But that is not to say they are indifferent to their human owners. Cats recognize their owner’s voice and studies have found cats are just as affectionate as dogs, with a minority displaying antisocial behavior around their owners.

A cat’s purr is a healing mechanism. The low frequency of a cat purr is a pain reliever and builds muscle, repairs tendons and heals injuries. But the cat purr doesn’t just heal itself, it helps you too. Studies indicate lower blood pressure and risk of heart attacks after being around a purring cat, as well as providing other health benefits. Your cat literally has a built-in mechanism to heal you by association.

While cats can be loving companions, they are also ferocious predators. Stealthy, light and graceful, but cautious hunters. They climb trees, jump fences and always land on their two feet. It goes without saying, but cats are incredibly intelligent animals. I certainly wouldn’t wish to be a Jerry hunted by a Tom!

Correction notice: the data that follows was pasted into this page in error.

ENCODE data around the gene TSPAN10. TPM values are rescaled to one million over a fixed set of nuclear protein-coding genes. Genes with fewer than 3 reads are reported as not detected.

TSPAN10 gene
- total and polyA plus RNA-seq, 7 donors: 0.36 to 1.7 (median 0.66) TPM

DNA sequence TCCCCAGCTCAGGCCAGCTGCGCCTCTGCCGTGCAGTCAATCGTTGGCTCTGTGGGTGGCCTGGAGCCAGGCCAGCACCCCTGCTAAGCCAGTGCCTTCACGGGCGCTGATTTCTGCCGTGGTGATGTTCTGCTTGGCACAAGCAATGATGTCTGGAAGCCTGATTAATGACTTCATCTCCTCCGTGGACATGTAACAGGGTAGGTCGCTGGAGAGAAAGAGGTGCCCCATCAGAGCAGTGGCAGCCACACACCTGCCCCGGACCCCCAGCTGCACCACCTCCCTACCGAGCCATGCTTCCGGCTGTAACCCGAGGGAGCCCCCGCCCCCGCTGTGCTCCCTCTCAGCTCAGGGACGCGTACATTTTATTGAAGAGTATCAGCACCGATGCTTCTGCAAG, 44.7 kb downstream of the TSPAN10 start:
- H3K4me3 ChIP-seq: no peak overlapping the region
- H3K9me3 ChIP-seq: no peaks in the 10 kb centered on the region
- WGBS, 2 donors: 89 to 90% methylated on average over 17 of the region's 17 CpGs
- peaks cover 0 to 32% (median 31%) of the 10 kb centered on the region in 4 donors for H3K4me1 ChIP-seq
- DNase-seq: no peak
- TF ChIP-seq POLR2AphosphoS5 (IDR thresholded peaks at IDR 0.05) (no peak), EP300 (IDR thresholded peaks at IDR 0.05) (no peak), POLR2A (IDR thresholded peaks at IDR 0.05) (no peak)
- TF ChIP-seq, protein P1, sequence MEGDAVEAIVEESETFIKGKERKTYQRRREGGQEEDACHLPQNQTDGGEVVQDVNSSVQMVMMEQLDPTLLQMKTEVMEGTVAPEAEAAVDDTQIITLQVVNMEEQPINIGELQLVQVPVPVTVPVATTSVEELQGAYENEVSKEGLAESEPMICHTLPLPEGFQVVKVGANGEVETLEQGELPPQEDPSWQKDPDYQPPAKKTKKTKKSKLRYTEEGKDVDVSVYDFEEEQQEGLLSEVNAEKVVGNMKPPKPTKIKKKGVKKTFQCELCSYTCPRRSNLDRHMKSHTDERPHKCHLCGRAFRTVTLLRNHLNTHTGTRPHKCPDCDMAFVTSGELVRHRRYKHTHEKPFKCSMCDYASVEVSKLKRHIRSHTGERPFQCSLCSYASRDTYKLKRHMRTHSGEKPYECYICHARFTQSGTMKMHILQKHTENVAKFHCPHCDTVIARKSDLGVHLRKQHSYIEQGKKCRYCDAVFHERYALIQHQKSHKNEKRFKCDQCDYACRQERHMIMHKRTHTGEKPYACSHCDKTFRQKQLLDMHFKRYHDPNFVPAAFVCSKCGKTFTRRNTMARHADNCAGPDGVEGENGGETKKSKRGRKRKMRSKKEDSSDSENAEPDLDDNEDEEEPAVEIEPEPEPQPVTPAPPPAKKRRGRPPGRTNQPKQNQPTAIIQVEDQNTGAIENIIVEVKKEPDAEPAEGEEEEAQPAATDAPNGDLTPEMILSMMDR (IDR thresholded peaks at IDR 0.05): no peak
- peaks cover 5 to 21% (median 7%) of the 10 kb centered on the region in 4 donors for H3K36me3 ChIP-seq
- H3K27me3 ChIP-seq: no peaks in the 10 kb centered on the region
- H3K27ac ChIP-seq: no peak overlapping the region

Cats, therefore, like dogs, have function. Dogs can be used for hunting and tracking, herding and hauling, but cats are good for pest control, if nothing else. Our cats have kept vermin out of my father’s garden all my life. The moment we had no indoor-outdoor cat regularly out in the grass, the animals quickly returned to wreak havoc on my father’s tomatoes — they would take one bite out of a large tomato and then just leave it! How wasteful!

Furthermore, cats are great judges of character. They understand the invisible intricacies of mood, disposition and intention. A cat will be there for you when you are sad but far away from you when you are likely to lash out.

Cats have a lot of respect for themselves. Many abused animals have no choice but to stand by the abuser, but cats will never forget someone who has wronged them. Cats may be easier in terms of pet care compared to dogs, but it is much harder to win their affection.

Perhaps this is where the human disdain for cats begins. If someone dislikes cats, it’s a preference. But to hate cats? That’s a red flag. It means the person doesn’t like what it can’t directly control. Many people don’t like cats because they simply lack the necessary skills to care for one. Cats require patience and a gentle hand.